Marchetti was charged with conspiracy to violate the AKS.  He was convicted at trial and sentenced to 48 months in prison.  Marchetti appealed his conviction and sentence to the Fifth Circuit in New Orleans, arguing the evidence was insufficient to show he violated the AKS.

The Fifth Circuit found the evidence sufficient, but not before providing clear guidance on the intersection between the safe harbor provisions and the AKS.  The Court drew a distinction between a payer’s intent to improperly induce referrals, which is illegal, and payments for advertising, which is not.  The government attempted to argue the evidence was sufficient because payments were based on the volume of referrals; a clear reference to the safe harbor provisions.  The Court stated the structure of the contract alone, volume based or not, is not sufficient to carry a conviction under the AKS.

Under the AKS, the government must prove the defendants intended to improperly influence the people making decisions on behalf of patients.  Normally, the decision maker is the treating physician.  Under those circumstances, the government must show the payments were meant to unduly influence the doctor.  Simply showing the payments were made in violation of the safe harbor provisions is not enough.  The Courts may agree those payments are remuneration under the federal regulations.  However, those payments must also improperly induce the referral.  If the marketer is not making the decision on behalf of a patient, the link required for an AKS conviction is not present.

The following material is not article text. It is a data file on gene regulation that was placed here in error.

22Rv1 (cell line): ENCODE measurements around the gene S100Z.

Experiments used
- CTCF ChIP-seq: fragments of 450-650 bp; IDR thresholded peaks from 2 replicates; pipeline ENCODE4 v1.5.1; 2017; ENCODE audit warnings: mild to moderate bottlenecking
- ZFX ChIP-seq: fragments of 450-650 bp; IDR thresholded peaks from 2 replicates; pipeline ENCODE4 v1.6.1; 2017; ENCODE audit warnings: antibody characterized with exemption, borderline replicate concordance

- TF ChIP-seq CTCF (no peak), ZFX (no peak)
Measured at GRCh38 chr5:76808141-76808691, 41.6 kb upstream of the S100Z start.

Though the Fifth Circuit found evidence showing volume-payments alone were insufficient to carry the AKS conviction, they affirmed the convictions on other grounds.  Aside from the Vantari scheme, Marchetti also worked as a marketer for another defendant, Codon.  Under that scheme, it was apparent that Marchetti decided which service provider would receive the work.  His selection was never overruled and largely kept secret from the doctor and the patient.  In that instance, Marchetti became the decision maker, and thus, direct payments were in violation of the AKS.

Beyond Marchetti

This area of the law is evolving throughout the Circuits in the United States.  The Fifth Circuit was forced to make their decision fit neatly within their prior decisions in Miles (where advertising facilitates an independent decision to purchase a healthcare service, and where there is no evidence the advertiser unduly influenced or acted on behalf of the referrer, the mere fact the advertiser was compensated for each referral is insufficient under the AKS) and Shoemaker (the referrer was paid to exploit his access and unduly influence the decision maker under the AKS).

While the outer contours of the law will undoubtedly continue to evolve, the baseline rules should persist – 1) the payment must be remuneration outside the guidance of the safe harbor provisions and 2) the payments must unduly influence the decision maker by either a) being paid directly to the decision maker or b) being paid with the understanding the payee will exert undue influence over the person that is making decisions.  Where the government failed in Marchetti is focusing solely on the remuneration provision of the safe harbor clause.  They failed to address the gravamen of an AKS violation – undue influence of the decision maker.  Undue influence lies at the core of the AKS as the statute’s goal is to curb incentives for wasteful services.